A little bit of backstory:
Sam Mendes directed 1917. Known for directing Spectre and Skyfall, he recently received the Critics’ Choice Movie Award for Best Director, and the award for Best Direction of a Motion Picture. Sam Mendes got the idea for filming 1917 from his grandfather, who served in World War I. Like the characters in 1917, he was a “runner” who was assigned to carry out messages through the front line. The movie 1917 was based upon the war stories of Mendes’ grandfather and the duties of “runners” during World War I.
The film opens up by showing us its two main characters – British soldiers Lance Cpl. Schofield and Lance Cpl. Blake. They are tasked with something that seems impossible to do. They must deliver a message that can save up to 1,600 soldiers, including Lance Cpl. Blake’s brother. They must cross enemy territory and deliver the message within a day’s time.
The movie is very interesting. It depicts how deadly World War I was. The director, Sam Mendes figured out how to shoot the movie so that it would look like one continuous shot. To make it look like one long shot, the camera crew would have to chase after the actors with cameras. Depending on the scene, they would chase the actors on foot or with a jeep. By making it look like one continuous shot, it gives the viewers a clearer view of the action.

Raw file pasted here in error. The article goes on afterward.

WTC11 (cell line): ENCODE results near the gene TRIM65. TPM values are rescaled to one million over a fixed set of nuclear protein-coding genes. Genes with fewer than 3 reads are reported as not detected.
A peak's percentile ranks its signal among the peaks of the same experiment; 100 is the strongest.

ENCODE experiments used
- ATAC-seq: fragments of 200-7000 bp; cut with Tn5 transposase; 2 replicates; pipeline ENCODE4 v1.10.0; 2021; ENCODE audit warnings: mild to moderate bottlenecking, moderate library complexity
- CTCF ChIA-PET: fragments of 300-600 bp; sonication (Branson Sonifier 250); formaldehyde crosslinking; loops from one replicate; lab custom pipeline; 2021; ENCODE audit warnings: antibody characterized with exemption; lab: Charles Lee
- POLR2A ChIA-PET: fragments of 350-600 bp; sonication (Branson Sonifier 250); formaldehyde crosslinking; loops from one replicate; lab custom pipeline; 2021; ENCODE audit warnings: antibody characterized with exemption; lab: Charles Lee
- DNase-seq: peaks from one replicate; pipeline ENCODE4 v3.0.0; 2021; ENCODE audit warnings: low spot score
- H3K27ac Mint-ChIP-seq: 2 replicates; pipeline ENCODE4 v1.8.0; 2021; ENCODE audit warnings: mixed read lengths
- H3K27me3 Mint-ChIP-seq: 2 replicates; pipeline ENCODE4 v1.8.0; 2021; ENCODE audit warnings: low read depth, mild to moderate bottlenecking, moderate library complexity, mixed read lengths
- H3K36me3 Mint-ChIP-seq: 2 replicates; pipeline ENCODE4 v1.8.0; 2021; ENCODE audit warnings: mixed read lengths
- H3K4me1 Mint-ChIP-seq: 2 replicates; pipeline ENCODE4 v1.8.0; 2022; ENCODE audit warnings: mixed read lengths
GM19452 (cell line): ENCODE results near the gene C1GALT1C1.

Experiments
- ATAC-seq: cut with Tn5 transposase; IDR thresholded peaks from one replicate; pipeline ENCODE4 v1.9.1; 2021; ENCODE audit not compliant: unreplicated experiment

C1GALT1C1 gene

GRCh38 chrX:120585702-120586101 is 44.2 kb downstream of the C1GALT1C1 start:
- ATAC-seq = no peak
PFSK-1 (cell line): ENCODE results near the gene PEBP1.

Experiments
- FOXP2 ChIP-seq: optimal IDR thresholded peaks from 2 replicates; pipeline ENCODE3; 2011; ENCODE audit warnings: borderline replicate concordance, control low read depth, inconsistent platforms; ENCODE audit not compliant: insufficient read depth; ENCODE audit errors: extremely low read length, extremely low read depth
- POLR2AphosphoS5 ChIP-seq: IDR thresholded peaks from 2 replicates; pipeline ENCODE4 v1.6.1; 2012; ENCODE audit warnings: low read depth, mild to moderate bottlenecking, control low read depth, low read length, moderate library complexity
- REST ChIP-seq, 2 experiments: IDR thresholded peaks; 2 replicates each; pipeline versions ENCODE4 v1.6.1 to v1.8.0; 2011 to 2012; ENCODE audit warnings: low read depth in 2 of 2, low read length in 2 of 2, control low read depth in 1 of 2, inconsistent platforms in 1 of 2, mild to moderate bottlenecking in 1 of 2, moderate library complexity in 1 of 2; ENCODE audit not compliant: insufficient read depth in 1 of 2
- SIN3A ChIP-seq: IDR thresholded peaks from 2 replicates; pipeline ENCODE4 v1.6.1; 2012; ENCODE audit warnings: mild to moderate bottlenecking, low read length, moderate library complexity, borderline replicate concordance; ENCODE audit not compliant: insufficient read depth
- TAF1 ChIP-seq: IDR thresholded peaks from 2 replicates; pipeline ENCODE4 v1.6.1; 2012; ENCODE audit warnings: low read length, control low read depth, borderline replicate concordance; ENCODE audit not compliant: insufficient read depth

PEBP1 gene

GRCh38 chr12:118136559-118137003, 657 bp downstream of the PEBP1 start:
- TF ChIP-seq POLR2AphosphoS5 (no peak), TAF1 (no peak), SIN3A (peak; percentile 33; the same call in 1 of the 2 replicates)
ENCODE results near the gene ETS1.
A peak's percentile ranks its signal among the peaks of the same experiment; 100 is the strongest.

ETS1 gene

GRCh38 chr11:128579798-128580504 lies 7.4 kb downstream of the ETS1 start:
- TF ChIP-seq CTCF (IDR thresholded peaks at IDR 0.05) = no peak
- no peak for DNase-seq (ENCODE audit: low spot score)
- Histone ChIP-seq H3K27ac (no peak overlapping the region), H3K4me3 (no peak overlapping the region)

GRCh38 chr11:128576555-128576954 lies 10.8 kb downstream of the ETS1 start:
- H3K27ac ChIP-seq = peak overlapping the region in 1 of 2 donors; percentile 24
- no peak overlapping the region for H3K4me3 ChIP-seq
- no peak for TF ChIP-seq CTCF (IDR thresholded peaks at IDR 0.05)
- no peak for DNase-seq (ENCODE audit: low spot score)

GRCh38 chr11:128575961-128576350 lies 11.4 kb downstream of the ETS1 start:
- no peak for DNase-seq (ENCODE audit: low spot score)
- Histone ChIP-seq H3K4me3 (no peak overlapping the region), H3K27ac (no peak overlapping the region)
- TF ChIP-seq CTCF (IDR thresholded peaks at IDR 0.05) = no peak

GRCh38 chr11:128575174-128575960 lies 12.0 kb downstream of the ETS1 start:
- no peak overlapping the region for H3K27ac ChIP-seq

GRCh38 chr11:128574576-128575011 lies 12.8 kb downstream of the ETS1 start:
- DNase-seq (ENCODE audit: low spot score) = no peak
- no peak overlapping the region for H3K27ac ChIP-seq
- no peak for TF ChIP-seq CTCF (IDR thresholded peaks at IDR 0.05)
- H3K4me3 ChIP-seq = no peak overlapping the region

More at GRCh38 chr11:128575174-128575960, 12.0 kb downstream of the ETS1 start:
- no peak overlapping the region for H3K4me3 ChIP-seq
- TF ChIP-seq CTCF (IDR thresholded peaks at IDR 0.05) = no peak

Bell High School students who saw the movie thought the idea of accomplishing this mission was insane. “The film overall was very cinematic,” junior Bryan Alfaro says, “but the idea of delivering a message to save that many lives in such a short period of time I thought that was crazy. The movie was very gruesome and showed just how evil war is, and the courage it takes to be in one.” Those who have seen 1917 praise it for displaying the horrors of war and its dark side.
1917 depicts what other war movies don’t. The cruel moments in war, how deadly World War I was, how dark it was. One specific moment in the movie that demands attention by showing just how sinister war can be is when Lance Cpl. Schofield is being chased by Germans in enemy territory. He is running for his life to the point where he must jump off a ledge into a large body of water. As the strong water currents take him, he finds himself about to be dropped at the bottom of a waterfall.
When he’s dropped, he finds himself with dead bodies all around him – men, women and children all dead, surrounding him. The whole area is covered with dead bodies, making it hard for him to swim away to land. As soon as he finds land, he begins to cry, seeing the outcomes of war. This very powerful scene shows just how cruel and difficult war can be. Watching people die, both women and children results in an emotional toll on the soldiers. This later traumatizes them due to the guilt of their actions.